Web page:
He also said they have focal persons in government departments, so when they register a complaint regarding a particular department, they forward it to that department. Many people come seeking rations and jobs, and some even turn up for the resolution of their family disputes, he added.
A separate desk for police-related issues has been set up at the office where a police officer receives complaints and forwards them to the relevant police station through the Public Grievances Redressal Cell of the Governor House.
When asked how they offer help to people requesting jobs, Kamran said they are maintaining a database of such persons to share it with philanthropists and industrialists so that they can offer jobs to them.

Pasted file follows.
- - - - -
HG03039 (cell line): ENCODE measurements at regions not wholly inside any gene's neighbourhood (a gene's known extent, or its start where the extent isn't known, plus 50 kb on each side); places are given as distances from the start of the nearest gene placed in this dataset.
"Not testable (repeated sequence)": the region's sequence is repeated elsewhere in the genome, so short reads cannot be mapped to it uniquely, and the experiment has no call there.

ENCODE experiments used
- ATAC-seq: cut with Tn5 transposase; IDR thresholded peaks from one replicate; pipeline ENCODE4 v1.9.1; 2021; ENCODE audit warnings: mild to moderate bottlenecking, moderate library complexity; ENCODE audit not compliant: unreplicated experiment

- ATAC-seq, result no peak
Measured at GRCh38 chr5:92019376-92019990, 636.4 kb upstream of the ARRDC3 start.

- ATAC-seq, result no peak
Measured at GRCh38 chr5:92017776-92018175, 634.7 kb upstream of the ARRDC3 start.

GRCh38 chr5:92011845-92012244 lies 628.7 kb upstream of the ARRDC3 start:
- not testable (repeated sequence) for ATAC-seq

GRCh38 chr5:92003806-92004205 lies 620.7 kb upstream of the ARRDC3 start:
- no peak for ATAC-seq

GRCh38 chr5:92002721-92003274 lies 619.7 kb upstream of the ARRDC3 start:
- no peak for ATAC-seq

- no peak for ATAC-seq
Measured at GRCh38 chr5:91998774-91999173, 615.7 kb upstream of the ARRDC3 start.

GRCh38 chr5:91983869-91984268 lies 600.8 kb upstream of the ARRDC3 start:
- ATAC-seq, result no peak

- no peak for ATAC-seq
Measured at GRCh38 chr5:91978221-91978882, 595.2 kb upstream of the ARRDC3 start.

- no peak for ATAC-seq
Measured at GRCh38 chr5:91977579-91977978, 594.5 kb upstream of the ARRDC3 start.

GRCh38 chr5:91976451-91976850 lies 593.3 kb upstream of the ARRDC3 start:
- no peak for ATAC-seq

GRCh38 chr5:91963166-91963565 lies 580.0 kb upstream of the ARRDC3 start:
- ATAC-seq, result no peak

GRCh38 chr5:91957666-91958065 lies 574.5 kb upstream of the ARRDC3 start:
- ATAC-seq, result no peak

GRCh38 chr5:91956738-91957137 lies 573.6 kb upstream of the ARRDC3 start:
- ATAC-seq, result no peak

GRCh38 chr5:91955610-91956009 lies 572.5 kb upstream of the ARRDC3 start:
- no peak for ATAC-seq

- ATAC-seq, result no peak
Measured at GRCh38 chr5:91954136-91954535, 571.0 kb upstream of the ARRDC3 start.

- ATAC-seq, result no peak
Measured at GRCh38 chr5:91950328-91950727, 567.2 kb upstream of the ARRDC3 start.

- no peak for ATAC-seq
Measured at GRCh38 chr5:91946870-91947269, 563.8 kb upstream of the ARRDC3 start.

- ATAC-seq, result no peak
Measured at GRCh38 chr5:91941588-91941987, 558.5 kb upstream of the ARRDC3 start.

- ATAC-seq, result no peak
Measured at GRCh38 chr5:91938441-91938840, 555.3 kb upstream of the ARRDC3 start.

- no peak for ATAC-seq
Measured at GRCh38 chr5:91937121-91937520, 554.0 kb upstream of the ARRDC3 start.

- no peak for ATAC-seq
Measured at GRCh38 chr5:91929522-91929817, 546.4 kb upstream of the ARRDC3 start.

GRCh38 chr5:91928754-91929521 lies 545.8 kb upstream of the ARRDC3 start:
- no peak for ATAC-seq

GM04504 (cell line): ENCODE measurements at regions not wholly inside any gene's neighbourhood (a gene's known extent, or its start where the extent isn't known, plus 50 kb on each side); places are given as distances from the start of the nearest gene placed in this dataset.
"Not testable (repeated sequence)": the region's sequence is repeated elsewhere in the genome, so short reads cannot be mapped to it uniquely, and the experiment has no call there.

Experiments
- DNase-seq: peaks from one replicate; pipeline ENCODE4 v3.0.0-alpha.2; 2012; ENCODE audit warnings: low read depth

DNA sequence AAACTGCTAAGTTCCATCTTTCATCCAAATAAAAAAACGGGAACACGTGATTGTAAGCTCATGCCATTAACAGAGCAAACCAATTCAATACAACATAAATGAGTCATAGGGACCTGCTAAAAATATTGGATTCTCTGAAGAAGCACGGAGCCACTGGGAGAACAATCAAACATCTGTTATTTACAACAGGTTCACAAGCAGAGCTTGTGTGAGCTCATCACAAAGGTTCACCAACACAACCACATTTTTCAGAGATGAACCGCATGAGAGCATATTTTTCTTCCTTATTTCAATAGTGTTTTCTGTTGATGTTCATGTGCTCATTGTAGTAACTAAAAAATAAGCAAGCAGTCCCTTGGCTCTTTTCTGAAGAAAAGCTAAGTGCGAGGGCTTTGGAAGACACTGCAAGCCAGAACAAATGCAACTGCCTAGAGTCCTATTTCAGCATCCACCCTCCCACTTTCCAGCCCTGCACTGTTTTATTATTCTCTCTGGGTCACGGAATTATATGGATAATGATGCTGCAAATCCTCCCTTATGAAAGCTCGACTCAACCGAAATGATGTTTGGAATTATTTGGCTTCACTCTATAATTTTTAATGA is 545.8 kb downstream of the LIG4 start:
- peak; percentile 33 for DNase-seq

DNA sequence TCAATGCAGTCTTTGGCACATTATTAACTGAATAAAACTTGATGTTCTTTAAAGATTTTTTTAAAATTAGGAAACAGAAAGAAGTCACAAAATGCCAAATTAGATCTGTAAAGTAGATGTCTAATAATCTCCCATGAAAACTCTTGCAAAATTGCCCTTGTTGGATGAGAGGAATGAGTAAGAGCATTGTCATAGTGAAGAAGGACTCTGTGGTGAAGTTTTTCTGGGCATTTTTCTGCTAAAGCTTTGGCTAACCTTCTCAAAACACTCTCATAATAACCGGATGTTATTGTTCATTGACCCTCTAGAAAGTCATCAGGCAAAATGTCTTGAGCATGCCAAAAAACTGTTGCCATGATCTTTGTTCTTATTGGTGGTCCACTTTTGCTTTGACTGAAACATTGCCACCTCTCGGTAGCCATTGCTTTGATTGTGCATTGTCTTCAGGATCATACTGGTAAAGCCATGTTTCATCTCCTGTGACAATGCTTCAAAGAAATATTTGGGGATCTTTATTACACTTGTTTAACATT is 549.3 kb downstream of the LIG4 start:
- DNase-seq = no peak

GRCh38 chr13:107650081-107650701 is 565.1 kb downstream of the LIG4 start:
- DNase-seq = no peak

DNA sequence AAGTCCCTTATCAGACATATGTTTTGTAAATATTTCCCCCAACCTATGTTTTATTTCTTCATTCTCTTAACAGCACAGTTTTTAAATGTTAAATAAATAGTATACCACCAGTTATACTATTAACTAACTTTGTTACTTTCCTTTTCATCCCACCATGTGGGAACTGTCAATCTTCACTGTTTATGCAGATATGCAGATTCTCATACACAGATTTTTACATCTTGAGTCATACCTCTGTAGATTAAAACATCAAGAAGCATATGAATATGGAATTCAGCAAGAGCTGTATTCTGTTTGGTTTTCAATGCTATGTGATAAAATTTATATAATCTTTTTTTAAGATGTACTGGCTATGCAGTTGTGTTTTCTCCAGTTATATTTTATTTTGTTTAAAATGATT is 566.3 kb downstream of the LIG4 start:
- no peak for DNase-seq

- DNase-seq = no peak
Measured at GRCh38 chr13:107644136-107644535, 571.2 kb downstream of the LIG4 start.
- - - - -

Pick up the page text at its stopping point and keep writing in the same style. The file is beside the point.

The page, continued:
“The governor has been holding meetings with industrialists, businessmen, factory owners and other private organisations to accommodate deserving candidates in their organisations.”
Governor House Deputy Secretary Samina Rajput, who was also present on duty at that time, explained that the office of the Bell of Hope was established with the aim to provide immediate relief to people.
Samina said that many complainants had got their issues resolved. However, when we asked for the relevant data, she said they did not currently have it. She pointed out that many people complaining about police not lodging FIRs had also had their issues resolved, as after their grievances were noted down at the Governor House, the respective police stations registered their complaints.